5. Rinaldo

    S01 Talk

    That's the problem of teams searching independently, especially this early in Race 1 when few precedents had been set: You can't be sure if you found the wrong place, or if everyone else found it first and then found a cheap hotel, or what. Yes, one might hope they'd ask a passer-by if there was another one, but it's easy for me to say that after the fact, and as they said post-elimination, who would expect there to be two? The producers (of course) never admitted to it; I saw this circumstance discussed somewhere online well after the race aired, but alas, all these years later, I don't remember where, and I can't produce a link. If one then responds that I shouldn't have brought it up without corroboration... you have a point. Apologies. I feel especially bad because Pat & Brenda are the team out of all TARs with whom I have a geographical connection; they're from my immediate region, and I was delighted to tell them so at TARcon3. (Hey, maybe it was Brenda who told me?... but I have a distinct memory of SEEing the info, though I can't say where.) A few years later, one of my music students spent a semester student teaching at the school that Brenda's daughter was attending.
  6. Rinaldo

    S02 Talk

    That leg is maybe my favorite hour of TAR ever. Everything Oswald and Danny do turns out to be perfect. ("I'm actually window shopping." "Now, can I go back to my partner?") And if one is into Boston accents, Chris's line (was he the one?) in Namibia about the view from the tower is pretty much perfect: "The hahdest paht was seeing that only one cah was pahked down theh."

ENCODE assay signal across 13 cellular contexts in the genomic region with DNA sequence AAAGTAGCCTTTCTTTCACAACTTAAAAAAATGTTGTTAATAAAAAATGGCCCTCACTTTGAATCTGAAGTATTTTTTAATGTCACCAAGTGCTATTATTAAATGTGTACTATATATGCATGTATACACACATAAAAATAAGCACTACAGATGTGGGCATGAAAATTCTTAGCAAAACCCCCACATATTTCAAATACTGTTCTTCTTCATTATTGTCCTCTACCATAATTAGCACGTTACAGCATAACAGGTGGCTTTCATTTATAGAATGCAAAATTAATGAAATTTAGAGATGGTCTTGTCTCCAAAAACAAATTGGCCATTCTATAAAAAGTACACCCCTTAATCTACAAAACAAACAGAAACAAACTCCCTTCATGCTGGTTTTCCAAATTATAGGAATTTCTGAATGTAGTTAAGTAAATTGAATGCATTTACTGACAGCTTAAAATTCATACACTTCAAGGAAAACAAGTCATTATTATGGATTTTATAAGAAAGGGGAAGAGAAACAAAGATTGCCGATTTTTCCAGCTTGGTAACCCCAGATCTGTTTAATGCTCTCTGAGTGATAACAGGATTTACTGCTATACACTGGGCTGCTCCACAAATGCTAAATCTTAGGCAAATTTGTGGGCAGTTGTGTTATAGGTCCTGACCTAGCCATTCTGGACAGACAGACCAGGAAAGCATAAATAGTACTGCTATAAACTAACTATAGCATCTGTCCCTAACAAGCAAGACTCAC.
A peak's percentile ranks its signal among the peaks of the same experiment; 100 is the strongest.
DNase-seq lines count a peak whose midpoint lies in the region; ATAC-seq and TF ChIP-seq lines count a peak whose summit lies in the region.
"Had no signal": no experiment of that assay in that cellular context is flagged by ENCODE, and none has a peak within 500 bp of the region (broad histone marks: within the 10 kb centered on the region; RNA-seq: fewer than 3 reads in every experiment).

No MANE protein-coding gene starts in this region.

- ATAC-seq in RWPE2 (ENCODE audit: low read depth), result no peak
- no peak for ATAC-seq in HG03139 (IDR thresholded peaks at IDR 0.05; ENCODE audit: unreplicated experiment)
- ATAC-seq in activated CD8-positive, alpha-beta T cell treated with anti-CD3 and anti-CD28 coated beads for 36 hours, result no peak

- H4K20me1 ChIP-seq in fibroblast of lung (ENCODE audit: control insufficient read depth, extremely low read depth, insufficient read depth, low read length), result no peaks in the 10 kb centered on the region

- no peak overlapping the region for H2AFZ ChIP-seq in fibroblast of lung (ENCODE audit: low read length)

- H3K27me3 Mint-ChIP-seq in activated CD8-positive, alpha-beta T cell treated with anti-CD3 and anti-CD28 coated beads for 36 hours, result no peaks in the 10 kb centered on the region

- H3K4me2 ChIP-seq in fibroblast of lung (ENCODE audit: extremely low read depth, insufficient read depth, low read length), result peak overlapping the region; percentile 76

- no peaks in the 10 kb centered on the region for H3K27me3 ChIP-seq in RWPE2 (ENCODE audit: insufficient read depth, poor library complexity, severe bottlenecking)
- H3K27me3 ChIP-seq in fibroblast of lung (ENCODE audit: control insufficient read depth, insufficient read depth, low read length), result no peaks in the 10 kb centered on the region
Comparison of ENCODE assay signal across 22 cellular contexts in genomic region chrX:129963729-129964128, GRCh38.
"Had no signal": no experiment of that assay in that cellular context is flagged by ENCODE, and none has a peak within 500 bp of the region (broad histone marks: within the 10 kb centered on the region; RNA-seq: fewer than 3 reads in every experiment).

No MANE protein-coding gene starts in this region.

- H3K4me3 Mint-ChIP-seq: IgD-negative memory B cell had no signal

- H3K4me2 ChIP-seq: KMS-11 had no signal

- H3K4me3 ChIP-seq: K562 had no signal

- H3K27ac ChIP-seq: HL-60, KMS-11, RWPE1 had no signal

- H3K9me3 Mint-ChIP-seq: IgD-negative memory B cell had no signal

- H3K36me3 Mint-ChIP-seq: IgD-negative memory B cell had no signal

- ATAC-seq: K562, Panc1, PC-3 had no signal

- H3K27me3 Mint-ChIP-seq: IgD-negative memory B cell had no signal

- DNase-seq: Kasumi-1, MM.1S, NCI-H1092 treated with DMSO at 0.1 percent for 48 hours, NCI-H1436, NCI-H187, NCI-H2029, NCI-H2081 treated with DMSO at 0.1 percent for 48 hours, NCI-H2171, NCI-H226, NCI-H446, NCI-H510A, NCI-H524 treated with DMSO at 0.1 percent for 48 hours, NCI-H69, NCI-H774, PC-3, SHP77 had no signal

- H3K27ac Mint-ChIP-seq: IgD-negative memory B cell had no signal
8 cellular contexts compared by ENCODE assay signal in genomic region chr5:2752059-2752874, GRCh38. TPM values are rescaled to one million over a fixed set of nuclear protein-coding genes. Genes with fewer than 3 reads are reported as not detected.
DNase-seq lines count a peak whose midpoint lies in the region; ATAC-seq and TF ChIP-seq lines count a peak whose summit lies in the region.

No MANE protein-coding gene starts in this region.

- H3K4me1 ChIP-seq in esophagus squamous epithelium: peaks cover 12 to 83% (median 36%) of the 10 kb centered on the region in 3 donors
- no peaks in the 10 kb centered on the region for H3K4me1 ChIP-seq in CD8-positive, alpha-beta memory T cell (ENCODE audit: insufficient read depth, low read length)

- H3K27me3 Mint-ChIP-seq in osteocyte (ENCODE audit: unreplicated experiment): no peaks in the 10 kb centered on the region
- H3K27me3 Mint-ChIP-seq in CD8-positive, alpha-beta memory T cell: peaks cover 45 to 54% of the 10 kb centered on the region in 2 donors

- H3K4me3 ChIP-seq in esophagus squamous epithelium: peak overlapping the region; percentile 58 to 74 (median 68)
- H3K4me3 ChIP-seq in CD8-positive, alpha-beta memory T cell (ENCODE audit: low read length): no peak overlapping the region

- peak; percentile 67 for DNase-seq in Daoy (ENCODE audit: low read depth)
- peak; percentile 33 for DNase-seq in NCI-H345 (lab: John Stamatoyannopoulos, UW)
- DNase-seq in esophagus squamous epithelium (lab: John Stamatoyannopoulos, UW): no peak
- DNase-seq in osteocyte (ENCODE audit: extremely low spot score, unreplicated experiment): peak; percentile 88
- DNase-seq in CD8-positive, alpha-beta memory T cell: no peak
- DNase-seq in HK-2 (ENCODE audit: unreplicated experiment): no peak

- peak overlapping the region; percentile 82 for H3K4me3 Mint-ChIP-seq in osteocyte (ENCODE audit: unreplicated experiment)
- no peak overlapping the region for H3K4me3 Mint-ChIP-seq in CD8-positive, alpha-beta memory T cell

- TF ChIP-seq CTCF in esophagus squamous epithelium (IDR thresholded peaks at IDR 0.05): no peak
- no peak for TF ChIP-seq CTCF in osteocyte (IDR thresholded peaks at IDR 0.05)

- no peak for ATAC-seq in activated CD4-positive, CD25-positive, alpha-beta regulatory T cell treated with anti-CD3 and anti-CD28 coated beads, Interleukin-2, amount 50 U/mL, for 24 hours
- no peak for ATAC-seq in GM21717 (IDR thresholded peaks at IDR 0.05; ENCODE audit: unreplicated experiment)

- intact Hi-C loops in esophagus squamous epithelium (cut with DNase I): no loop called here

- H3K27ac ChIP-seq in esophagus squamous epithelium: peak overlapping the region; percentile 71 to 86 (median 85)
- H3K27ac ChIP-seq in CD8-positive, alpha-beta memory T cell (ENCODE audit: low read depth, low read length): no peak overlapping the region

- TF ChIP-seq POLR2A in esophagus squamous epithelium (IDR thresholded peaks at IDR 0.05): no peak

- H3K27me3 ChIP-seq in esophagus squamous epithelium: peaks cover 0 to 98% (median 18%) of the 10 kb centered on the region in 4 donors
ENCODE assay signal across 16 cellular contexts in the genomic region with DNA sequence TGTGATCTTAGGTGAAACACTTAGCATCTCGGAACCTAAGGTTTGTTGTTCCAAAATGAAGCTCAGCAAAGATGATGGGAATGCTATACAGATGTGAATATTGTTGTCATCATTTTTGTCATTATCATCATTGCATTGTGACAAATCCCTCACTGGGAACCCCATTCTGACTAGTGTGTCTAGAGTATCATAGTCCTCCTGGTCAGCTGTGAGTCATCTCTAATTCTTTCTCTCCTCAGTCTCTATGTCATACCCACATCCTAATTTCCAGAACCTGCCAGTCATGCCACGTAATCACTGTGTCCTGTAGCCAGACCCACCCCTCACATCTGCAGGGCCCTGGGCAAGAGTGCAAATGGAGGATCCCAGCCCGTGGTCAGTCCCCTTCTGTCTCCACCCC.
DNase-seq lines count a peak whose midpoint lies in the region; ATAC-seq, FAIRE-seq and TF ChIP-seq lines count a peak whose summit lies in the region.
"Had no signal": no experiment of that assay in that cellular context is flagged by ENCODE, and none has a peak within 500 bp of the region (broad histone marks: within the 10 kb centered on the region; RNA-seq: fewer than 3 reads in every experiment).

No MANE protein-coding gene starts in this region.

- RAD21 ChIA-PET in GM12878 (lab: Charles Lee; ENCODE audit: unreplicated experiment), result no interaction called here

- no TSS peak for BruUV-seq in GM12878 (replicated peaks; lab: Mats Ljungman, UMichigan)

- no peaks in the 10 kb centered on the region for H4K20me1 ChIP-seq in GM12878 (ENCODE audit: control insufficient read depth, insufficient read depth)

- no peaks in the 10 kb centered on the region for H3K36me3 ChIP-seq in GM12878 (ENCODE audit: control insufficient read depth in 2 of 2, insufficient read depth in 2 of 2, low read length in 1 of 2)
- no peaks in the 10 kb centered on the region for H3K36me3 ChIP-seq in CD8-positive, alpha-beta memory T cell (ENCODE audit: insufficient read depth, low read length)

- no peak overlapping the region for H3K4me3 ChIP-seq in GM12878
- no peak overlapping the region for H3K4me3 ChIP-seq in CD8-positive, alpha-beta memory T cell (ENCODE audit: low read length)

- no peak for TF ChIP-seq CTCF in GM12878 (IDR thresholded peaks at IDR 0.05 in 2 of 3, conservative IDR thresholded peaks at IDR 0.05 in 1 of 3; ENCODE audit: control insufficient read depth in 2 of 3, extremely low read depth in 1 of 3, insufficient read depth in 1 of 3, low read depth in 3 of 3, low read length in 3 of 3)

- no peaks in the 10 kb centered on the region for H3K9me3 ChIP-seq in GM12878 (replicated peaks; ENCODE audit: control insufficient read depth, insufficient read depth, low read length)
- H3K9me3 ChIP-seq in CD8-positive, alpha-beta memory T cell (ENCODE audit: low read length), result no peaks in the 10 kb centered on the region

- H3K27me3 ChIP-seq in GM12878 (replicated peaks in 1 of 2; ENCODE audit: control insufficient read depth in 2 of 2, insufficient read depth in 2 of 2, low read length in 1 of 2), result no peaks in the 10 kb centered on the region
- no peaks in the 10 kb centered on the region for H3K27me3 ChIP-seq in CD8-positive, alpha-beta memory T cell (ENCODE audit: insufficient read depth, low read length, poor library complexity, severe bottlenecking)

7. Rinaldo

    S01 Talk

    It's been a long time for me to remember (and no, sorry, I'm not going to go look it up), but as I recall, Dave & Margaretta actually did complete everything required on the task, except for actually getting the instruction from a clue. And the producers and rule makers hadn't thought ahead to this possibility and didn't have a prohibition of it in place. Like so many games, and competitions with a game element, many of the "rules" that become standardized, are added after seeing all the little things that don't go as planned during the first time it's all tried out. People are always more ingenious at finding unintended paths than one can imagine. Another example of this, that still makes me sad (and that I still laugh at myself for getting irritated about), came in the very next leg for Pat and Brenda (team "working moms"), who found a Foucault Pendulum not intended by the planners and were thereby delayed and eliminated. The onscreen narration tries to play it off as an intentionally tricky element, but it's been revealed that the existence of a second, less famous, Pendulum in Paris was simply not discovered when the tasks were planned, and it caused the demise of a good team. I'd like to think they wouldn't let that happen now.
  8. Rinaldo

    TCM: The Greatest Movie Channel

    Of course. All of it's plausible (and has always been) because it pertained to a time several decades before and was safely "period." Nobody's proposing that the script be rewritten. But after you've spent a long time loving or performing the show (or researching it musically, as I have), there's an appreciative smile in eventually noticing the things that don't really fit. (In years past, I've posted here about the mystery of how Hill's con game actually gets him enough money to be worth the time and trouble. Which I noticed only after loving the show for 40 years, and now that I have, it's a sidelight that doesn't bother me a bit, I just salute Willson and Lacey for bamboozling us so well.)
  9. Rinaldo

    TCM: The Greatest Movie Channel